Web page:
Death of the double act
The legendary Laurel and Hardy are brought back to the silver screen in a charming and brilliant new Àlm about their later years.
THIS BIOPIC ABOUT the classic comedy doubleact Laurel and Hardy is a sweet way to start the cinematic year.
Not since Martin Scorsese followed up the mob mayhem of Casino with two hours of self-restraint in Kundun has a director made such a pronounced movie-to-movie gear shift as Jon S. Baird does with his gentle followup to his 2013 Irvine Welsh adaptation,
Filth. Squalor gives way to Stan & Ollie,a wistful, heartfelt celebration of the friendship between comedy giants Stan Laurel (Steve Coogan) and Oliver Hardy (John C. Reilly), which contains plenty of cosy movie-biz nostalgia and some mishaps with hats. It’s a love song played in a minor key, and it leaves an unexpectedly lingering impression.
It’s also suitable for grandmas, if you need an option for your relatives.
Scripted by Philomena’s Jeff Pope (working closely from a book by Laurel and Hardy historian A.J. Marriot), the story charts the duo’s Ànal years as they embark on a gruelling tour of British theatres while trying to get a new Robin Hood picture off the ground. It’s 1953, and the world has long since moved on from their brand of slapstick to new talents like Abbot and Costello. The crowds are thin and their prospects look thinner. Imagine This Is Spinal Tap only with extra physical comedy.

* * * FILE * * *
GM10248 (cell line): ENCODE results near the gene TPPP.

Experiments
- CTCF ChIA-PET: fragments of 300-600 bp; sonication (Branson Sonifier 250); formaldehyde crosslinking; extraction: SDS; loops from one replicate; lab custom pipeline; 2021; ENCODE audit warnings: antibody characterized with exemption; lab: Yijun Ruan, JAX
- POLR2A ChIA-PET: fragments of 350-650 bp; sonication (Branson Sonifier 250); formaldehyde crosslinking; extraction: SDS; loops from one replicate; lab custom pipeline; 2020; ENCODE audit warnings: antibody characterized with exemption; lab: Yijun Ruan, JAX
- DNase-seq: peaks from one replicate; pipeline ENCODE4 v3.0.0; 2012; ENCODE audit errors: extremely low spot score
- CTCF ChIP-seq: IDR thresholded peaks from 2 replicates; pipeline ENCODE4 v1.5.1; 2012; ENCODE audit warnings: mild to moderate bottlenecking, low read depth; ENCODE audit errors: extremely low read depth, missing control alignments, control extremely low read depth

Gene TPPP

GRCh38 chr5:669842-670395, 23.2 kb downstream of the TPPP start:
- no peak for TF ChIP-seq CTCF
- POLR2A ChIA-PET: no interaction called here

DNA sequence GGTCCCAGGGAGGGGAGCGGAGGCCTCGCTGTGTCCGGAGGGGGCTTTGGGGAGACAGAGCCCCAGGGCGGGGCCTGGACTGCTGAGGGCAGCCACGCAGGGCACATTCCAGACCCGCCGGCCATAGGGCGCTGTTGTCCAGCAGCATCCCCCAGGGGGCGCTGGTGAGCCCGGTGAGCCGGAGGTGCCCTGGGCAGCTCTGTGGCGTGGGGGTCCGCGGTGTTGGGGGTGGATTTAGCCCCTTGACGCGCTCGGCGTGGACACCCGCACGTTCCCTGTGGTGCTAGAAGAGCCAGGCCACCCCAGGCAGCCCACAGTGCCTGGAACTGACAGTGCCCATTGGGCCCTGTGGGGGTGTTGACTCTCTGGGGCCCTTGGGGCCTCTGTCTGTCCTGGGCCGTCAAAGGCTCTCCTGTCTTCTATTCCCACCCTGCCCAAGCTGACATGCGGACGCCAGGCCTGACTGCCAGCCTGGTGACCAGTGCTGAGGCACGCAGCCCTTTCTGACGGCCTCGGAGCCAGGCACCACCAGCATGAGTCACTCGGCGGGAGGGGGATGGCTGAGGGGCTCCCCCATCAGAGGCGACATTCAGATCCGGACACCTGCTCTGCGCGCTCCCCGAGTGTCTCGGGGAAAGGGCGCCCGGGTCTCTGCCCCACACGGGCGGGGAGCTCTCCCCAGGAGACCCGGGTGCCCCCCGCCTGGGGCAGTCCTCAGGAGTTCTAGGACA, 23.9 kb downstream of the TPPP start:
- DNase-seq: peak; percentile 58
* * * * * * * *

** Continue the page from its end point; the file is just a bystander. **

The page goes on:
The two leads are terriàc: Reilly deàes a slightly iffy fat suit to give us an avuncular but creaky Hardy, bemused by his friend’s work ethic and obsessed with the Àner things in life. Coogan, in particular, is a revelation as Laurel, dialing down the trademark head-scratching mannerisms and unpeeling layers of disappointment and melancholy as the funnyman grapples with their failing Àlm project and past wounds. Both disappear entirely into their characters, nailing the pair’s comic routines in a way that quietly speaks to a thousand hours of practice.
Stan & Ollie sprinkles in some of the pair’s classic lines, but it laudably doesn’t get bogged down in too much that’s niche.
A charming, entertaining Àlm for everyone. Phil De Semlyen
WHAT IS IT... A super tale about the twilight years of Laurel and Hardy WHY GO... For the brilliant lead performances DIRECTOR Jon S. Baird RELEASE DATE Jan 10 (TBA)